Thursday, February 12, 2009
Friday, February 6, 2009
Update: The "center" holds, and still the blood-dimmed tide is loosed.
As an aside, I am increasingly impressed with the historically extraordinary role Paul Krugman is playing. In a media and blogospheric landscape covered by pygmies, he towers. He has a lifetime's expertise and the authority of his Nobel Prize -- and, in making such powerful use of his bully pulpit, he is bringing both to bear in the most thoughtful, deeply serious way imaginable.
Tuesday, February 3, 2009
I’m talking about the meta-historical meaning of FDR, what he most fundamentally signified – not just for economics or American politics, but for the human spirit. Yes, he coalesced the idea and the form of the modern welfare state. Yes, he created the model for leadership in the age of mass communications. Yes, he defined the normative political consensus for a generation. And yes, he was correct, in the judgment of history, on the two vast challenges with which the country was confronted in his time.
But deeper than that, FDR represented the capacity of human beings to tackle problems on a societal scale, in an age when “societal” meant huge, diverse, complex (in the complex-adaptive-systems sense), global. He was the modern world’s chief historical embodiment of hope – not just rhetorical hope, but functional hope. Whether you agreed with his place on the left-right spectrum or not, whether you saw him defending your interests or goring your ox, there was no gainsaying that he showed
A basic understanding of and reaction to that is what made people elect him four times. That’s what made my grandfather and my parents adore him. That’s what cemented his place in history. That’s what makes his accomplishment continue to resonate today – why it is still the model to emulate for any President of the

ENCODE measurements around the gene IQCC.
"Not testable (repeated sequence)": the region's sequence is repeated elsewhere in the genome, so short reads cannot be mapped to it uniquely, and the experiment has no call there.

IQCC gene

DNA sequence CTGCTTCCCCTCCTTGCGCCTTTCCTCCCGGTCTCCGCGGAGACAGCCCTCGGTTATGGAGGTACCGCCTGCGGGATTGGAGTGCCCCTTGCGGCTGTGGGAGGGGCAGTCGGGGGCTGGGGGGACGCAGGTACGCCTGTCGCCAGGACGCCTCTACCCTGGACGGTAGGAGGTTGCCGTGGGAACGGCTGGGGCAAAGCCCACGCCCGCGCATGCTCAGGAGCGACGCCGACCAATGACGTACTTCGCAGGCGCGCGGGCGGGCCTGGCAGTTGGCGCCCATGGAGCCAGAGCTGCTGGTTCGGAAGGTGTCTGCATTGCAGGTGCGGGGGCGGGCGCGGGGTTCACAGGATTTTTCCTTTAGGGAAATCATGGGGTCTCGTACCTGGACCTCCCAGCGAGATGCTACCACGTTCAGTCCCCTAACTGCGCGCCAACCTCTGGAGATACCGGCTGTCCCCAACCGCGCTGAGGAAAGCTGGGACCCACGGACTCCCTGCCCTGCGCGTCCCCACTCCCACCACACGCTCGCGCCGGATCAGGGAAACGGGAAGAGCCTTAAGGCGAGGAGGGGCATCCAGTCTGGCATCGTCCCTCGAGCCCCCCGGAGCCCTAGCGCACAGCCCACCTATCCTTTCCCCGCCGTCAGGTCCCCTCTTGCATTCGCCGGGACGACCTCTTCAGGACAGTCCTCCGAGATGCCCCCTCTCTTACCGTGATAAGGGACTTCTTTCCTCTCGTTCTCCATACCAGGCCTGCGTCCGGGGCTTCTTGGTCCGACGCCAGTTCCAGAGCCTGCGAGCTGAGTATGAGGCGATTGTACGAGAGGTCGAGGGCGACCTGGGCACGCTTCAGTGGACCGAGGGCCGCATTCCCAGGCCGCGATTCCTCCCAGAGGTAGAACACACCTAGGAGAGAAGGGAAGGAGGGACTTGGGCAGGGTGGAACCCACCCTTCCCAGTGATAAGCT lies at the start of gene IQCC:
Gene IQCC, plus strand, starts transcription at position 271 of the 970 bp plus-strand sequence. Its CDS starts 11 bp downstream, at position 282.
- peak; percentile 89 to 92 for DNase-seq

FDR made it clear that the world had not become too vast and complex for human beings to handle. He understood that this engine the Founding Fathers had built had extra gears in it, that it could run safely at highway speeds. He saw an
That’s what conservatives distrust, at a deep level – this remarkable confidence in the capacity of oneself and one’s fellow humans to get their arms around great big problems and make things better. It’s also what many on the Left distrust – and why they therefore hang onto archaic Marxist frames, with their teleological absolutism. FDR was the real exemplar of the audacity of hope. And that’s what Barack Obama is failing to live up to, so far.
The roadblocks have been cleared away. He’s got a mandate – a consensus (not just in the
All that remains is the self-knowledge and the boldness to act. And yet, our new president quails before the prospect of such action. Instead, he dithers around with this silly post-partisan kabuki, instead of stepping up to the plate.
It's the substance, stupid.
Monday, February 2, 2009
As Big Tent Democrat says today – and as Paul Krugman has been arguing all along – that really needs to stop now. To cite President Obama’s own Biblical citation (which, I guess, makes this a recitation), it’s time to put away childish things.
Let me offer a few principles for what is substantive, circa February 2009:
The Republican Party isn’t just irrelevant; it’s dead – for a generation, anyway. The Southern Strategy worked. It’s now a Southern party, period. Look at all the vital signs – the ability to raise money, to field candidates (rather than host retirement parties for ex-officeholders), to frame an agenda and publicize same, to marshal an army of workers, etc. Zippo. The GOP can’t do any of those. And yet, our Post-Partisan President insists on propping up this corpse in hopes of shaking hands with it in a photo op. It’s like Weekend at Bernie's or The Trouble With Harry. Forget it. Zombies don’t exist, and there’s no need to pretend they’re real by continuing to push living humans out the door (i.e., under the bus) as unburnt offerings to them. This is not a trade-off of politics, the art of the possible, for principle. It’s dumb – really, incomprehensible – politically, too.